Arnold Kling  

Scholarly Beliefs and Folk Beliefs

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In my latest essay, I meditate on the topic.


Regardless of the state of scholarly belief about Keynes, folk Keynesianism is dominant. For example, most people believe that we should worry about whether "the consumer" will spend freely. Everyone fears that if consumers tighten their belts then this will "weaken" the economy. This concern with the mood of consumers is not in the original Keynes. Instead, Keynes himself focused more on business investment as a determinant of economic fluctuations.

The idea that the economy needs consumer profligacy is not nearly as entrenched among scholars as it is among journalists, politicians, and other citizens. In fact, there is a strong case to be made that we would be better off if we had less consumer spending and more saving.


I probably spoke too strongly. The "paradox of thrift" is in fact part of the original Keynes. So it is not quite fair to say that concern with consumer spending is purely an artifact of folk Keynesianism.


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COMMENTS (11 to date)
eric writes:

His achievement was a rationalization of the policies already practiced and the "conventional wisdom" he ironically mocked. What he really did was to write an apology for the prevailing policies of governments, no wonder it was an instant classic.

David W writes:

My nomination for harmful folk-economic belief- greedy capitalists caused the Great Depression, heroic FDR saved capitalism from itself.

Excellent essay, thanks. I think you may have been a little unfair to Herman's Hermits, though.

Bill Stepp writes:

One of the mantras in the financial press is that the consumer is 2/3 of the economy.
Is this true, or is it an urban legend with no basis in fact?

Lord writes:

His achievement was in facing the way the world worked and not the way people believed it should work.

Dewey Munson writes:
Is it better to be a clear thinker or not

Who defines a clear thinker? I presume that clear thinkers are those who agree with and support your ideas?

What percent of the population knows Keynes?

Craig writes:

I too am tired of the shibboleth that the American economy is dependent on consumers. I'd think that it's dependent on workers.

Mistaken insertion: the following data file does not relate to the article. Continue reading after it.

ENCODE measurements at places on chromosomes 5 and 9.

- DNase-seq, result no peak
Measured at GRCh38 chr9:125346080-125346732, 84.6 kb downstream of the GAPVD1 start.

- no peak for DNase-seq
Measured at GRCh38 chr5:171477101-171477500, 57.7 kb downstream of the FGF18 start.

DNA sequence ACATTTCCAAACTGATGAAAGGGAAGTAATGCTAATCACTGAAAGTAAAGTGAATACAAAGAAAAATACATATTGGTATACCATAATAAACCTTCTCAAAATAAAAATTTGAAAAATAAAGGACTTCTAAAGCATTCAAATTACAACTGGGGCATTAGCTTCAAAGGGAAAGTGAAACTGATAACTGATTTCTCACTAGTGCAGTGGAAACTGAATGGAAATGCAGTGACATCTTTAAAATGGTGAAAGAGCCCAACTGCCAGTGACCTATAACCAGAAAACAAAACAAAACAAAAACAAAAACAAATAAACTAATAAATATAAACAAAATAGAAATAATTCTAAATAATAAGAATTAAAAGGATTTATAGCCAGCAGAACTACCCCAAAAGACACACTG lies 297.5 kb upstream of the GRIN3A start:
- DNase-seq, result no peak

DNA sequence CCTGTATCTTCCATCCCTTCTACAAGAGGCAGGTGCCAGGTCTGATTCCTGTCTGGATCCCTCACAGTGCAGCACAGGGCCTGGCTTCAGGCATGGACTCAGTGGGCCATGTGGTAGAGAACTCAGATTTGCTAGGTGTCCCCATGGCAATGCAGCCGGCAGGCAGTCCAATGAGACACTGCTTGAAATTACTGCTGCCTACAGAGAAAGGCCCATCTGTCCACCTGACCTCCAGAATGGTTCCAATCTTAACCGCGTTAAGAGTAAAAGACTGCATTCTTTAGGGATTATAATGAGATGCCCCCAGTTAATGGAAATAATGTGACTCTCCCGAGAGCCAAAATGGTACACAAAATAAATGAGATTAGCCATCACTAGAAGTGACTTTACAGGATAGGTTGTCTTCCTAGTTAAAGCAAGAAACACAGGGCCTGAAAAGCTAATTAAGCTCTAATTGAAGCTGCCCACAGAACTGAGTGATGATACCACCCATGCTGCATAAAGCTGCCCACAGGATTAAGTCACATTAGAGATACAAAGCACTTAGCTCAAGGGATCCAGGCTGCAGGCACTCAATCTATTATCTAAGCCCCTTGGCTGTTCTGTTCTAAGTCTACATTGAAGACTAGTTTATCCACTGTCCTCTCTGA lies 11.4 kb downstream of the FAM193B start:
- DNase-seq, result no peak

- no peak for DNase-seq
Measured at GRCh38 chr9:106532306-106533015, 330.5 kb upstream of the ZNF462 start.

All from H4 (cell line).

If we're all working, we'll spend our income somewhere, somehow, some way. Who knows? We might even save it -- and that would be bad too I suppose.

spencer writes:

The consumer accounts for 2/3s of the economy.

Ok, we do not measure gdp or output directly.

what we do is measure consumption and adjust that for changes in trade and inventories to indirectly estimate gdp or output.

So as a consequence of the way we calculate GDP
people say the consumer accounts for 2/3s of the economy. But actually, they account for 2/3s of consumption , but 0% of production. Things like chemicals, semis, oil, etc., account for production, but we just do not measure it that way.

One of the reasons the accounts are done this way is that they were first created after the depression when the main economic, policy concern was inadequate consumption so that is what policy makers wanted to focus on.

Roger M writes:

Is the consumer 2/3 of the economy? Depends on how you count. They get that figure by breaking down the GDP. The GDP claims to avoid "double counting" by counting just the valued added at each stage of production. But as Prof George Reisman demonstrates in his book, "Capitalism," the GDP measures net output, not gross. The BEA agreed with Reisman and now includes a figure called GO, for Gross Output, alongside GDP. Using GO, consumer spending is less than half of the economy.

David Friedman writes:

I believe the "paradox of thrift" fallacy goes back at least to "The Fable of the Bees" by Mandeville. Are there earlier versions?

Kasey Kane writes:

Nice piece.

Two comments:

As Josh Lyman said: Don't know Herman's Hermit's it's hard enough to get on the charts.
James Glassman. Dow 36,000. Made me smile.

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